Written by Pacific Area International Affairs.
The safety and economic security of maritime nations depends substantially upon the secure use of the world’s oceans. By securing our world’s oceans we maintain vibrant maritime commerce and the ability to counter threats from terrorists, transnational criminals and other dangerous elements.
Threats to our nation can originate from abroad, and in many cases use the wide open expanses of the ocean as shelter for illicit and illegal activity. The Pacific is one of these areas, stretching from the coast of Chile to the Arctic, and seaward for hundreds of miles. To combat these threats in the North Pacific, the U.S. Coast Guard partners with maritime nations with mutual interests in keeping our oceans secure with the North Pacific Coast Guard Forum.
The North Pacific Coast Guard Forum brings together six countries – the United States, Canada, The People’s Republic of China, Japan, Republic of Korea and Russia. With the forum, heads of coast guards embrace a common vision focused on practical, operational outcomes.
Numerous bi-lateral and multi-lateral operations and exercises have been conducted focusing on key issues related to maritime security including: piracy and armed robbery against ships, drug interdiction, migrant interdiction, information sharing and marine safety and environmental protection.
Rear Adm. Joseph Castillo, 11th Coast Guard District commander, attended the last experts meeting held in Xiamen, China. At the conclusion, he said: “Our shared interest in maritime safety and security in the Pacific brings these six nations together to accomplish what one singular nation could not on its own; the North Pacific Coast Guard Forum is tremendously effective in this respect.”
An example of a direct result of the relationships developed between the nations was the case of the Bangun Perkasa. In September 2011, the U.S. Coast Guard received a report from Japanese officials stating one of their aircraft had sighted two high seas driftnet vessels engaged in illegal driftnet fishing.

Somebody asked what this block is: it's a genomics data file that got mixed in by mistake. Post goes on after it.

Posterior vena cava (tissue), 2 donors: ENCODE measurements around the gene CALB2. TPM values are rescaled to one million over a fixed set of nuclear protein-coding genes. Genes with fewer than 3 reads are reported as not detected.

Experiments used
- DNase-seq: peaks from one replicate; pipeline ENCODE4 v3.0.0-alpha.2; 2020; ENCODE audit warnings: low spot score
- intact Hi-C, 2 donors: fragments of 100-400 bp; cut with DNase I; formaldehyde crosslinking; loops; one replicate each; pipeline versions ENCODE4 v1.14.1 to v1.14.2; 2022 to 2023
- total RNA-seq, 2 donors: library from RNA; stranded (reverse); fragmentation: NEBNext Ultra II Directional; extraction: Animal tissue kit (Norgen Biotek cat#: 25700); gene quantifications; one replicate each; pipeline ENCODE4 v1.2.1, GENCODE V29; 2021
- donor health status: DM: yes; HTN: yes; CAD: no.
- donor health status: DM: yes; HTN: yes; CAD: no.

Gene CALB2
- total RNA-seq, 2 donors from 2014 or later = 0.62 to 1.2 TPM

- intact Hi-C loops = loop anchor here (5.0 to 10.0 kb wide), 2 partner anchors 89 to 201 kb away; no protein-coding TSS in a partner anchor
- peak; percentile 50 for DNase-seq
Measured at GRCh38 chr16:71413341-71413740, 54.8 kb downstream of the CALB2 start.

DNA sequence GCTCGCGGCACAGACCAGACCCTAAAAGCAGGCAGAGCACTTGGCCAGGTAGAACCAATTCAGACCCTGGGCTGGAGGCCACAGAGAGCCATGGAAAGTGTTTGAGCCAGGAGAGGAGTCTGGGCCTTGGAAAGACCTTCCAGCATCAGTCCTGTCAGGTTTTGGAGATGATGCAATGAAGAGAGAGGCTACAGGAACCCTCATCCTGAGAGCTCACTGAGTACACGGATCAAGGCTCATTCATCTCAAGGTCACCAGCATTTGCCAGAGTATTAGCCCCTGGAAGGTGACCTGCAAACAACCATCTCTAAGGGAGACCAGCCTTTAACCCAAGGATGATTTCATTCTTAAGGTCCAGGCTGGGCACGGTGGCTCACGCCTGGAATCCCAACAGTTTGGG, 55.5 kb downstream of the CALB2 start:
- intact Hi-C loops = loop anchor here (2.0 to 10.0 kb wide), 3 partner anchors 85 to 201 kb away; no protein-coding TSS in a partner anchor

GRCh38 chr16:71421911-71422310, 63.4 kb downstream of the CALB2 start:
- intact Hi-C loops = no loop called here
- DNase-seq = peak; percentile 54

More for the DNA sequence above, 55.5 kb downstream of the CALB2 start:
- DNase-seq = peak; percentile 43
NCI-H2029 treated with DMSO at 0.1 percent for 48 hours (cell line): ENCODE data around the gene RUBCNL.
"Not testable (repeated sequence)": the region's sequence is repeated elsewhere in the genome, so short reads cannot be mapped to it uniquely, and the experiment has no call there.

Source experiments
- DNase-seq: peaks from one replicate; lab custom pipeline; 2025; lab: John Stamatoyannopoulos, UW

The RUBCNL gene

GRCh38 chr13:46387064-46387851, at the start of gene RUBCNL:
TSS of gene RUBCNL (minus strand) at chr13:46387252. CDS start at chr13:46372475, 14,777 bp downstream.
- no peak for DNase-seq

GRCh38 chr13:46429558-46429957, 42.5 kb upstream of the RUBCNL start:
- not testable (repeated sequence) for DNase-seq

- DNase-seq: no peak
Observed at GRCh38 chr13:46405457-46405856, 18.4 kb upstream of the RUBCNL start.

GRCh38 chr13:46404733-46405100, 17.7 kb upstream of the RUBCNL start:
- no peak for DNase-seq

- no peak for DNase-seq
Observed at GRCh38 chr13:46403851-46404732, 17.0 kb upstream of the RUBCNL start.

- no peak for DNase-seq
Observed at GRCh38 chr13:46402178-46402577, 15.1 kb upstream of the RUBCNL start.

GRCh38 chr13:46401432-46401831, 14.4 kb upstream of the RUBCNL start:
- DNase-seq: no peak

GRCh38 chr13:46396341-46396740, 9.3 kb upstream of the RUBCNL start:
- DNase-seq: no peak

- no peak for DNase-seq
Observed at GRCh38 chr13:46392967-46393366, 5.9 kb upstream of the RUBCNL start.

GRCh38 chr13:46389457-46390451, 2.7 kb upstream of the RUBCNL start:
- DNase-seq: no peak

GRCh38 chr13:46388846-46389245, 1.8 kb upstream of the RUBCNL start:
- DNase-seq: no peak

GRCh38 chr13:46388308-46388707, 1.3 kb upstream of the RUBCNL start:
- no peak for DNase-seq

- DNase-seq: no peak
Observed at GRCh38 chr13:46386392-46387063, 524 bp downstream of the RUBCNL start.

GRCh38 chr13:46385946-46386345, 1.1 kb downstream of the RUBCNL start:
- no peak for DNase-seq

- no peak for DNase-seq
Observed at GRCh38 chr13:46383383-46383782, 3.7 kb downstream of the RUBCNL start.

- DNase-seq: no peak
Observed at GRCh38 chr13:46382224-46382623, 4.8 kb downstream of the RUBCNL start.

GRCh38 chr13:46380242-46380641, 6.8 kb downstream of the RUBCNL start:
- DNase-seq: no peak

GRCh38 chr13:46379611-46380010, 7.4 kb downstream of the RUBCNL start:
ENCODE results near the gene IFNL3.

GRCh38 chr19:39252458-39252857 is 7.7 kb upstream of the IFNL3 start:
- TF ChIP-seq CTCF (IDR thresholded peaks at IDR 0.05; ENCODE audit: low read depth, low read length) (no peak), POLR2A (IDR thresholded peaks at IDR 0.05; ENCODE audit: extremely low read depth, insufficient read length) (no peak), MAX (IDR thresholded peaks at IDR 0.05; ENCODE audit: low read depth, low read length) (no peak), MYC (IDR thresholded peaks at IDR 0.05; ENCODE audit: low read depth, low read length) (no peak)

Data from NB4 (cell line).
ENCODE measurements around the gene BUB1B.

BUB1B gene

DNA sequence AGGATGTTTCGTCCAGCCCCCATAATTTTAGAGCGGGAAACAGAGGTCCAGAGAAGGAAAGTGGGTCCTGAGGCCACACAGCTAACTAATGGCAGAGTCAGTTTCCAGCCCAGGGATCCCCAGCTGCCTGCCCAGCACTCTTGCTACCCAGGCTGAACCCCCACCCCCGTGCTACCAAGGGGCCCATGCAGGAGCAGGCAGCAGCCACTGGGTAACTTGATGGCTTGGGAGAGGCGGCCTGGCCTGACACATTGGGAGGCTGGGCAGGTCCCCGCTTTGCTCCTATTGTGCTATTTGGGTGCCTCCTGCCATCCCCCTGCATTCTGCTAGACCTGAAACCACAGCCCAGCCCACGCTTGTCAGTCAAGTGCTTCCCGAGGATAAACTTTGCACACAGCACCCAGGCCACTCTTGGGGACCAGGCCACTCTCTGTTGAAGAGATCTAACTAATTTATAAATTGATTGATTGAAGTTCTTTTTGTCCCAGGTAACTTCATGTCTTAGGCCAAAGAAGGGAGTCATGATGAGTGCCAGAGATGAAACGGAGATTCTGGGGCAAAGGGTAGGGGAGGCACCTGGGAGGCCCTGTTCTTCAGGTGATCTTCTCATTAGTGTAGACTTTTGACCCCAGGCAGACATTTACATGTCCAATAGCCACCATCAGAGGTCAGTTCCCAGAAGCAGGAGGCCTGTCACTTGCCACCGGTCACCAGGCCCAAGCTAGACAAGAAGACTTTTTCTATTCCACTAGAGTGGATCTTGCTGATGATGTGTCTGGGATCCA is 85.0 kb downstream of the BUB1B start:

Photographs captured two Indonesian flagged vessels, the Bangun Perkasa and the Shun Li No. 6, actively fishing in a conservation area. In response, Coast Guard Cutter Munro was deployed and boarded the Bangun Perkasa. This was done so under the authority of the Western and Central Pacific Fisheries Commission Boarding and Inspection scheme as Indonesia is a cooperating non-member and the Bangun Perkasa was in clear violation of conservation and management measures prohibiting large-scale pelagic driftnet fishing.
Munro’s crew also sighted Shun Li No. 6 actively engaged in high seas driftnet fishing, but was unable to intercept and conduct a boarding. However, the interception of the Bangun Perkasa, as well as the detection and deterrence of Shun Li No. 6, demonstrates the increasingly successful communication and interaction between the countries involved with the forum.
Ultimately, the North Pacific Coast Guard Forum is about economy of force and securing cooperation that helps promote collaboration with maritime operations in the vast expanse of the Pacific. Each of these maritime nations benefits from the secure use of the oceans and also bears a common responsibility for maintaining maritime security and countering threats in this region. Success cannot be achieved by any one country acting unilaterally, but requires a coalition of nations maintaining a strong, united international front.